SABAH TEA is a member of YeeLee, a corporation which was incepted in 1973. It is a company that is well-diversified with active subsidiaries covering manufacturing and, the sales and distribution of a wide array of products both locally and internationally with tea as one of their distinctive product. Hailed as the magic bullet to keep heart disease and cancer at bay, tea Camellia Sinensis has become the drink of choice for many health conscious consumers. What’s healthier than tea? Of course SABAH TEA the 100% pesticide free tea.

SABAH TEA is grown at the rolling foothills of Mount Kinabalu, Sabah, using many innovative natural processes for pest and disease control. Set amidst a sprawling 6,200-acres land, 1,200-acres of the land has been dedicated to the Sabah Tea plantation. Pristine 130 million years old rainforest makes up the rest of the plantation which plays a huge role in maintaining the equilibrium of the fauna. Mother Nature has graced us with her best – the rainforest becomes a natural shield to the plantation as insects are drawn more towards it; leaving the harvest for SABAH TEA truly pure. Being a single-estate plantation, SABAH TEA consists only of the finest tea leaves picked from its own plantation. Thus, the quality and consistency of the tea is controlled and it is the only way to ensure that the tea is free from unknown substances or chemicals. These factors make SABAH TEA 100% pesticide free.

sabahtea2With highly experienced personnel in both the manufacturing and marketing sectors managing the product, SABAH TEA has now achieved its milestone in the international market with the support and platform provided by MATRADE to promote the brand in various events such as ‘Taste of London 2010’ in England, the ‘Malaysia Kitchen’ at Selfridges London, Birmingham, Manchester Trafford and Manchester Exchange, as well as ‘Taste of Auckland 2010’ in New Zealand.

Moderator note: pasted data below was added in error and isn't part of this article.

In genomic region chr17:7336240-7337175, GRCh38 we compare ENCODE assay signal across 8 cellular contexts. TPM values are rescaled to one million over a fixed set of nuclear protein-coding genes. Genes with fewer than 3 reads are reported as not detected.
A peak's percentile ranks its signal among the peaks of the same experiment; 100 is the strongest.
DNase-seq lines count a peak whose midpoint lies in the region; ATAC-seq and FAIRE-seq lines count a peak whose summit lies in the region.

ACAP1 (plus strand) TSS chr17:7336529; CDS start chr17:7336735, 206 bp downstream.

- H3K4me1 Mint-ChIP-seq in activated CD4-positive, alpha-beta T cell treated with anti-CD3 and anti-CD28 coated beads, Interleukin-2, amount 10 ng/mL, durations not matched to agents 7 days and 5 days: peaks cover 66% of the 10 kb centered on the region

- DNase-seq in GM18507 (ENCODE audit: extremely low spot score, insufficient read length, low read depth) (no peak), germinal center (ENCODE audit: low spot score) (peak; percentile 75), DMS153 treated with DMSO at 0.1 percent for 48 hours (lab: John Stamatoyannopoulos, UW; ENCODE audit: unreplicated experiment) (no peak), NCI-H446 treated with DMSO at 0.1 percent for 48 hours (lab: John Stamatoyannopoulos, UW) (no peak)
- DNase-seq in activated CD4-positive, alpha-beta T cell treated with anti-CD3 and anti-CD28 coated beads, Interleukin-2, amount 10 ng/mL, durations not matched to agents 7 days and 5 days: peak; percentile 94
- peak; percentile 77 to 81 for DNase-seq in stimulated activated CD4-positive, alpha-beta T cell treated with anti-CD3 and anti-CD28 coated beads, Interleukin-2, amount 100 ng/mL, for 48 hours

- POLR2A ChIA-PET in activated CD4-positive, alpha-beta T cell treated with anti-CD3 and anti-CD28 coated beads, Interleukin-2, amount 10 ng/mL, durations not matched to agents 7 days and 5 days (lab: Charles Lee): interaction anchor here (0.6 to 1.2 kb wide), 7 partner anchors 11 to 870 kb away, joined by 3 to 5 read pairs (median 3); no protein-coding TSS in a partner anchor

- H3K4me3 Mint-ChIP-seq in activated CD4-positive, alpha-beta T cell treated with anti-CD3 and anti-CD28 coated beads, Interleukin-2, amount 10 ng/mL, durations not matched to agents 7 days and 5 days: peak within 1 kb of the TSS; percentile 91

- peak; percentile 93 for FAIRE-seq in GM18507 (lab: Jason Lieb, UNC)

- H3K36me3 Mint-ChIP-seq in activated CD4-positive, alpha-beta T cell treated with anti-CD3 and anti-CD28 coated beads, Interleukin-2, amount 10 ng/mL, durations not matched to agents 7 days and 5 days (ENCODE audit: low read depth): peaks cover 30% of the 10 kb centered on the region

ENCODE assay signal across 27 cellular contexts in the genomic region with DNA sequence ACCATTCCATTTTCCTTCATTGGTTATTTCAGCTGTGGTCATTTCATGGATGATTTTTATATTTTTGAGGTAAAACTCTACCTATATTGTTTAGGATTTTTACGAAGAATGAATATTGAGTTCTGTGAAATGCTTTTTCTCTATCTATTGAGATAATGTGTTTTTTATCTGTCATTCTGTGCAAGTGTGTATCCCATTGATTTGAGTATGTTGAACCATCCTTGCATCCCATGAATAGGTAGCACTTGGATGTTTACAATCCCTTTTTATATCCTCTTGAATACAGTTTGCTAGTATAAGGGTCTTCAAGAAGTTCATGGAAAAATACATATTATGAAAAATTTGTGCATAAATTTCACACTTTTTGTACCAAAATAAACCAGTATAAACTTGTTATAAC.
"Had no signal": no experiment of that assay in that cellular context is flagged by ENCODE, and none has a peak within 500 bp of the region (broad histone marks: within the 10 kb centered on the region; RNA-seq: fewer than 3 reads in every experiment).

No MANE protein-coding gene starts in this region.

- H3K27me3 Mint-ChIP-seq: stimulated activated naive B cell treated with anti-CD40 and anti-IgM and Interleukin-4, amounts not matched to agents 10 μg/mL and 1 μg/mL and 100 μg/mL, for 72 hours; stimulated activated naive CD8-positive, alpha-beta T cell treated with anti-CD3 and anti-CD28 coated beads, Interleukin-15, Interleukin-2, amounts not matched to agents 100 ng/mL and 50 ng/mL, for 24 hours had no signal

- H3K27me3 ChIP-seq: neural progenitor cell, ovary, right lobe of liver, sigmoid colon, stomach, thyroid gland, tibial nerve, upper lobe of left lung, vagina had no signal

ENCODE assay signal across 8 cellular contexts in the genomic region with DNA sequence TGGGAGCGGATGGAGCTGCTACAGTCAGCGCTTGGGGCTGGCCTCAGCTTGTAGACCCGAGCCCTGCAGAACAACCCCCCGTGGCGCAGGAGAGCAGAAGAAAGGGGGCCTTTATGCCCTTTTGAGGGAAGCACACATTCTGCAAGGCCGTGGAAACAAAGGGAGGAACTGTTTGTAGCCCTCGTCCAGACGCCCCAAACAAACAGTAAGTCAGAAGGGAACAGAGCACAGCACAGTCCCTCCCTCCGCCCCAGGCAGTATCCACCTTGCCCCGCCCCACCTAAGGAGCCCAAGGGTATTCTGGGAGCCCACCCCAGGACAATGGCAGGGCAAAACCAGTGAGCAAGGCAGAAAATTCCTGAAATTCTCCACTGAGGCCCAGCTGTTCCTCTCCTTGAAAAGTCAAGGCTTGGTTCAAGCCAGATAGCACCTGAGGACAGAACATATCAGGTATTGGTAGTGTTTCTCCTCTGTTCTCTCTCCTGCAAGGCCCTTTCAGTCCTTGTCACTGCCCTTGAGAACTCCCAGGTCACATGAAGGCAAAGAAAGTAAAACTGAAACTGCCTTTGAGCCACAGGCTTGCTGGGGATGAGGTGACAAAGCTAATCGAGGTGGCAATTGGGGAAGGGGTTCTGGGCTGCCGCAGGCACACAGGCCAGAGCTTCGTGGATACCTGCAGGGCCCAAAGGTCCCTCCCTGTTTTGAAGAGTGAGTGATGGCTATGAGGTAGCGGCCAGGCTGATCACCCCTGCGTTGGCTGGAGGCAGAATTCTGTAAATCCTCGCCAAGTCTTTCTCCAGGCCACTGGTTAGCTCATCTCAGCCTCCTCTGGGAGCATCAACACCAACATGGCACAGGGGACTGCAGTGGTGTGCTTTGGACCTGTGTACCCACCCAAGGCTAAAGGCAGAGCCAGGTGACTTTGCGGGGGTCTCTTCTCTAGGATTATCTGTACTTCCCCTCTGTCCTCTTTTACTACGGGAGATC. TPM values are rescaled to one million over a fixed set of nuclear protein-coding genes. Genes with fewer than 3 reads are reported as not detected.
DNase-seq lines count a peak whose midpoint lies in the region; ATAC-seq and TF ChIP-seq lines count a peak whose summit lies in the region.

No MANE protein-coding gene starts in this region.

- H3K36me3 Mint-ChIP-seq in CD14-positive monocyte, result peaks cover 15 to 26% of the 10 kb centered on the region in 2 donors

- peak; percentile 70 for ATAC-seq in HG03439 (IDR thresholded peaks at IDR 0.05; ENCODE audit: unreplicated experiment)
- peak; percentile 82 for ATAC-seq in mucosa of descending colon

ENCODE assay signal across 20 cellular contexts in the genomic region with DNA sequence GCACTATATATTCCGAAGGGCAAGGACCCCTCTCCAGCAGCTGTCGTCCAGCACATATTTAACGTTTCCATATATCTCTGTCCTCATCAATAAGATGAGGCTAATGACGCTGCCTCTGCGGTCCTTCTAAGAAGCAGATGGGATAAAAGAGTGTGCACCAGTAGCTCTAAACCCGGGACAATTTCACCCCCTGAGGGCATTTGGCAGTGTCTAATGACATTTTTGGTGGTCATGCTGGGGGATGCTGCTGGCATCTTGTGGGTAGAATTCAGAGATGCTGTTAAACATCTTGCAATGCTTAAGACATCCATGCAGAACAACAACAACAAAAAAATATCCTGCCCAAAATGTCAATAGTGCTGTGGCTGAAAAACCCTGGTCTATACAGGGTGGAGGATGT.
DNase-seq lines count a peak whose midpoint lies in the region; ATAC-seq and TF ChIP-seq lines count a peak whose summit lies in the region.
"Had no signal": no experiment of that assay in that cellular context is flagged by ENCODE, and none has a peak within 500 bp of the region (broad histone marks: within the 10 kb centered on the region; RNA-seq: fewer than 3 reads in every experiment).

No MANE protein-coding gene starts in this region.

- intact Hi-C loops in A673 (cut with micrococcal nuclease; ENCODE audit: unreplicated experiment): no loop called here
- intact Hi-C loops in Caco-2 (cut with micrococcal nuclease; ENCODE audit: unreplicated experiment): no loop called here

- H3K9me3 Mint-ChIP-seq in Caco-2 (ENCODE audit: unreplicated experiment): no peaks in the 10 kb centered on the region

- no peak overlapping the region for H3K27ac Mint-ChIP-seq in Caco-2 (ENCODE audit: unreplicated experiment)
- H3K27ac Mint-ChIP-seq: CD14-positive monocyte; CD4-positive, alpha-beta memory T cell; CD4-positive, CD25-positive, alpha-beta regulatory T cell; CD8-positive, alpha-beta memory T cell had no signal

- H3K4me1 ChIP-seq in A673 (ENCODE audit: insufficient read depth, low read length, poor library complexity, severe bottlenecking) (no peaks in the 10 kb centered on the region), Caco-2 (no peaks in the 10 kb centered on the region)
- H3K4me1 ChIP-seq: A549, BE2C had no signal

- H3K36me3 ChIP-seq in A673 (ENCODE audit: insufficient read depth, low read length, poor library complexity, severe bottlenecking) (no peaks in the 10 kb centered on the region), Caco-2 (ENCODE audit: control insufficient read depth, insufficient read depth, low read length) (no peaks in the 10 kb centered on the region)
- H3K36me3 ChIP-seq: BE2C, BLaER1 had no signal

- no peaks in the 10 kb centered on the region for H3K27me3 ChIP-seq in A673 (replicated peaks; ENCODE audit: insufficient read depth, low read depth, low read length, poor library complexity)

And, these were tremendous opportunities gained by SABAH TEA to expand its market, allowing international consumers to experience and taste the goodness of its tea.

Trusted by many, SABAH TEA Garden has accumulated a series of accolades since it’s inception; the SKAL International B.V of the Netherlands, SIRIM (the national organization of standardization and quality) for its originality and outstanding quality, and also the SALM (Malaysian Farm Certification Scheme for Good Agriculture Practice) by the Department of Agriculture Malaysia for its efforts in sustainable agriculture.

SABAH TEA is proud to be a truly healthy Malaysian beverage for a healthy lifestyle.

Comment by 私貨珍藏 on April 26, 2015 at 8:13pm

Borneo Virgin Coconut Oil

Virgin coconut oil is sometimes described as having incredible and near-miraculous health benefits as a nutritional supplement. Some of these exaggerated claims are made by manufacturers or by websites that sell the coconut oil which is clearly a conflict of interest. Does coconut oil have any real benefits for health?

Coconut oil is extracted from the meat of mature coconuts harvested from the coconut palm. There are several methods for extracting the oil and they produce oils with different characteristics. In the traditional method, the coconut kernel is shredded, mixed with a little water, and then squeezed to extract an emulsion called coconut cream or coconut milk. The coconut milk is then allowed to separate naturally, and the oil rises to the surface. In the dry process, shredded coconut is dried in the sun or in an oven and the oil is extracted by pressing. The dried coconut kernel is called "copra", and coconut oil is sometimes called copra oil. Virgin coconut oil is defined as coconut oil obtained by mechanical or natural means with or without the application of heat, which does not lead to alteration of the oil. Coconut oil prepared by cold pressing preserves polyphenols and other biologically active components that may be degraded by heat.

Coconut oil is used in foods, medicines, cosmetics, and industrial applications. In some Asian countries, coconut oil is used for cooking and frying, and coconut milk is used as an ingredient in curry recipes. Coconut oil is resistant to rancidity and its use increased as a replacement for hydrogenated fats when manufacturers were required to report trans fats in nutrition labels.

Comment by 私貨珍藏 on April 26, 2015 at 8:12pm